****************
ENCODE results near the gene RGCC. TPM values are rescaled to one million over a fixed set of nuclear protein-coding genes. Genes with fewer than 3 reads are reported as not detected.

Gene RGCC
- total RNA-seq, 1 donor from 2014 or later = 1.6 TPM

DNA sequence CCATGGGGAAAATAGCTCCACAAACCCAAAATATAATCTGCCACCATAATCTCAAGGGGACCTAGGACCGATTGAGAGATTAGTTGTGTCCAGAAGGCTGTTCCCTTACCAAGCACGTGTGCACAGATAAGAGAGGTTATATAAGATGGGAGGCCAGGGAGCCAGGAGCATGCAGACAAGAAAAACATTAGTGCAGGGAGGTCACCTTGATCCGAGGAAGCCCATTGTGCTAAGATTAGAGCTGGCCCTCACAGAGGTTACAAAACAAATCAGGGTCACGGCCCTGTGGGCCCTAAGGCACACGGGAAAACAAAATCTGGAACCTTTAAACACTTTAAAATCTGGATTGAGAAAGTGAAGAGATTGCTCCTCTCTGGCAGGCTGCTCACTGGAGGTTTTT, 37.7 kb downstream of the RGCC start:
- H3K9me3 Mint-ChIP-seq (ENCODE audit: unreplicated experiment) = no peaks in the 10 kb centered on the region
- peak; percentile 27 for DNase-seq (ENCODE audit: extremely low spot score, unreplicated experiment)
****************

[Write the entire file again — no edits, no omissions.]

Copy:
ENCODE results near the gene RGCC. TPM values are rescaled to one million over a fixed set of nuclear protein-coding genes. Genes with fewer than 3 reads are reported as not detected.

Gene RGCC
- total RNA-seq, 1 donor from 2014 or later = 1.6 TPM

DNA sequence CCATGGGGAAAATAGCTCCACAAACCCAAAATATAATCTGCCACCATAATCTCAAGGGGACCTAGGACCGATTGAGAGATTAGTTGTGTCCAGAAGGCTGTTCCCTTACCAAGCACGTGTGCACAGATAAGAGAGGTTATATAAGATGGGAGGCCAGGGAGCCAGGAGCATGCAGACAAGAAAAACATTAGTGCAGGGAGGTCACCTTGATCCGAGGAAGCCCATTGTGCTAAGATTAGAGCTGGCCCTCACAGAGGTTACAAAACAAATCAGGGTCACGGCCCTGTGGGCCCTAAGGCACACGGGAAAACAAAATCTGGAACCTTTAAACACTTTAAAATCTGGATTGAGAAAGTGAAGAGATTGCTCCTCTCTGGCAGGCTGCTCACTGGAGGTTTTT, 37.7 kb downstream of the RGCC start:
- H3K9me3 Mint-ChIP-seq (ENCODE audit: unreplicated experiment) = no peaks in the 10 kb centered on the region
- peak; percentile 27 for DNase-seq (ENCODE audit: extremely low spot score, unreplicated experiment)